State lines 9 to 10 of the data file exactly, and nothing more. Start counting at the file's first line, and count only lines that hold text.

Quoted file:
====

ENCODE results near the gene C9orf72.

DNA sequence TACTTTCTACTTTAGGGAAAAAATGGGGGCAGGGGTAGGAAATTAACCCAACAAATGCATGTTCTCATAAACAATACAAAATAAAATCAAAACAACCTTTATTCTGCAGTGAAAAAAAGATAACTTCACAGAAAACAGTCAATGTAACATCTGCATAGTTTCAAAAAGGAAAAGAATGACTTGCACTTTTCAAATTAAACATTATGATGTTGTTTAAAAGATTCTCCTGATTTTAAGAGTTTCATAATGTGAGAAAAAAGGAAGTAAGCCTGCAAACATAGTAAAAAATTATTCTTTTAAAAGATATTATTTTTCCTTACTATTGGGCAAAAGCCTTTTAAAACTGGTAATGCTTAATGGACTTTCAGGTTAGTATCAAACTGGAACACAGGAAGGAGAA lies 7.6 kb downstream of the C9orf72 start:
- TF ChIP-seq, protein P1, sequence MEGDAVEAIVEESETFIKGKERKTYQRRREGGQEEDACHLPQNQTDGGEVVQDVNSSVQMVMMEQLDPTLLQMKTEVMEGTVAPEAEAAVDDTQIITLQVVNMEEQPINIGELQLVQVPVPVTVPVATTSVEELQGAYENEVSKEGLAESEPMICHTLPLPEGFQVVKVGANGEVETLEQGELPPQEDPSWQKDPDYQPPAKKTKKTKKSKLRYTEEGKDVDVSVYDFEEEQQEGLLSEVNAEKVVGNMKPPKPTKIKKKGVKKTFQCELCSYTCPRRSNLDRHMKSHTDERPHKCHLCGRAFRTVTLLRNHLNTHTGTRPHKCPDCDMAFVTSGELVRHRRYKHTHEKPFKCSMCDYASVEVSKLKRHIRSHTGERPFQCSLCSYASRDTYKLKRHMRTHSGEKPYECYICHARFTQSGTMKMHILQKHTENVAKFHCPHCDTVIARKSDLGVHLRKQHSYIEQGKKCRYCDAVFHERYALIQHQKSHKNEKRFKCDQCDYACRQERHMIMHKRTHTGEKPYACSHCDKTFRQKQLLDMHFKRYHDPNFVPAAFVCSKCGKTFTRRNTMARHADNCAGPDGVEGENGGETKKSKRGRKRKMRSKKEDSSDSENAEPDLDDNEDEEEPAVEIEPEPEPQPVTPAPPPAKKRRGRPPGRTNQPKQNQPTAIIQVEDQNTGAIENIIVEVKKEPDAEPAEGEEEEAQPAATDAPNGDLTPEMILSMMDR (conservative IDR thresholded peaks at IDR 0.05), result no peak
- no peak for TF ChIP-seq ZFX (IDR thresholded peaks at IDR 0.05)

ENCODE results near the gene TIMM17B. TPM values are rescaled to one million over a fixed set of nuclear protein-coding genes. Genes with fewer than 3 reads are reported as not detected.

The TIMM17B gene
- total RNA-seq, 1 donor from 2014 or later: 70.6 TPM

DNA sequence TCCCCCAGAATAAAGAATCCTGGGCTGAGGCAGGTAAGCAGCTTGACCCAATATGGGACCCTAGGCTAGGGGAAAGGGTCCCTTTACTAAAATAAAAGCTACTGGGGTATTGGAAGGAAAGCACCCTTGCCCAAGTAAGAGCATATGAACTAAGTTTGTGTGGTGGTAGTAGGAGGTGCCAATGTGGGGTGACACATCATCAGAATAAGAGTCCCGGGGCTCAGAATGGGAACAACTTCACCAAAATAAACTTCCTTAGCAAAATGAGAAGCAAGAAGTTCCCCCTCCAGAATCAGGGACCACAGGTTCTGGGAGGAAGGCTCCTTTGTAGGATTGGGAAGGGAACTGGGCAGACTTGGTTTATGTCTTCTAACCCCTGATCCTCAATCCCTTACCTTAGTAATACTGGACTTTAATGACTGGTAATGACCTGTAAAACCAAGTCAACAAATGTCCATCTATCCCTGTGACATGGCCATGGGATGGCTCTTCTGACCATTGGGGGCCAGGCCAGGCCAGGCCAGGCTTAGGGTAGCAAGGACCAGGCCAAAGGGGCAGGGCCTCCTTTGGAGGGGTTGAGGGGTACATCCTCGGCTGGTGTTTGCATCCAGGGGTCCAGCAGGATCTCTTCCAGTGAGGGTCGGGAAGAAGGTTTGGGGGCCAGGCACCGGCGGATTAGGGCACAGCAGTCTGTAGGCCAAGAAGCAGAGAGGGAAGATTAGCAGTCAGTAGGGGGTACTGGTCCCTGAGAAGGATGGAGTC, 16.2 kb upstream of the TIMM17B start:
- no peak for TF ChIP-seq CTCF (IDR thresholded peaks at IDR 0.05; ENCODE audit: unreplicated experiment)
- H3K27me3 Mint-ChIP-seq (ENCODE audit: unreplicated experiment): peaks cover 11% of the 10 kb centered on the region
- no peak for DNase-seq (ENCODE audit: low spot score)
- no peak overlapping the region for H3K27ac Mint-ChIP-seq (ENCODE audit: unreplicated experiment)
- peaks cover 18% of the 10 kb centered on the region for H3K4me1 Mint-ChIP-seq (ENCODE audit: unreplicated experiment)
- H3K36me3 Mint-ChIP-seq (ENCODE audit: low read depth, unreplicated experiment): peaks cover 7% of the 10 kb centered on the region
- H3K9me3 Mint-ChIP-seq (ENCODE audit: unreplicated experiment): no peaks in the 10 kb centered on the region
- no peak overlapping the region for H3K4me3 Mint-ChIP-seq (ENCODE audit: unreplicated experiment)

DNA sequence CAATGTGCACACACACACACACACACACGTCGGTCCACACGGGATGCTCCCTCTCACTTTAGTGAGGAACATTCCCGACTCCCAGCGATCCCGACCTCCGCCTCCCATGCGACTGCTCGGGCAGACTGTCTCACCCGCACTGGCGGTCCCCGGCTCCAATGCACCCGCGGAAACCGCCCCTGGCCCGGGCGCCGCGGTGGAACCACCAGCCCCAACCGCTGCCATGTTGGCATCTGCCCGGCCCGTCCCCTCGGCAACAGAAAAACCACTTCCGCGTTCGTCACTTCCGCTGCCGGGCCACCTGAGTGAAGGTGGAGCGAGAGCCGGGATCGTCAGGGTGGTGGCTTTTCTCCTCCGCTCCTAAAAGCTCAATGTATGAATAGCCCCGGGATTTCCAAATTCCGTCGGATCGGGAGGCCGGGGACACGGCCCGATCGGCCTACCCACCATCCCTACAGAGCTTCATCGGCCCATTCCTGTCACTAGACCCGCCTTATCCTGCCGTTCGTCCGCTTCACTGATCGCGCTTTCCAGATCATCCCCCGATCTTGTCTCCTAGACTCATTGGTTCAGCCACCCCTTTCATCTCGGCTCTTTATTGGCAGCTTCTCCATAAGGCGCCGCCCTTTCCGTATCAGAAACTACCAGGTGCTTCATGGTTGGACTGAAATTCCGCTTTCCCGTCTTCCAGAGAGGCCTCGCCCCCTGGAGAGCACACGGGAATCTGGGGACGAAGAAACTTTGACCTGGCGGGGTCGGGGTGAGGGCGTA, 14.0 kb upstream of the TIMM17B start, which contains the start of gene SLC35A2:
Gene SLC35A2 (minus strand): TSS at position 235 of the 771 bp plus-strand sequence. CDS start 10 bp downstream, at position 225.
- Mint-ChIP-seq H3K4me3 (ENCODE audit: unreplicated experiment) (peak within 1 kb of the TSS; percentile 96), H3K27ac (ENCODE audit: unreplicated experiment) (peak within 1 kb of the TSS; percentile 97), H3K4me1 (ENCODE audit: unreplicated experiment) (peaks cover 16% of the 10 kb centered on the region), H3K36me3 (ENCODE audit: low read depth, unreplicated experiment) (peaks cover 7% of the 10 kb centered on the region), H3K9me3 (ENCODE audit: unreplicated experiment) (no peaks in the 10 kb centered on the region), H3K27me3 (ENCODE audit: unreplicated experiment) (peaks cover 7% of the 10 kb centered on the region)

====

- no peak for TF ChIP-seq CTCF (IDR thresholded peaks at IDR 0.05; ENCODE audit: unreplicated experiment)
- H3K27me3 Mint-ChIP-seq (ENCODE audit: unreplicated experiment): peaks cover 11% of the 10 kb centered on the region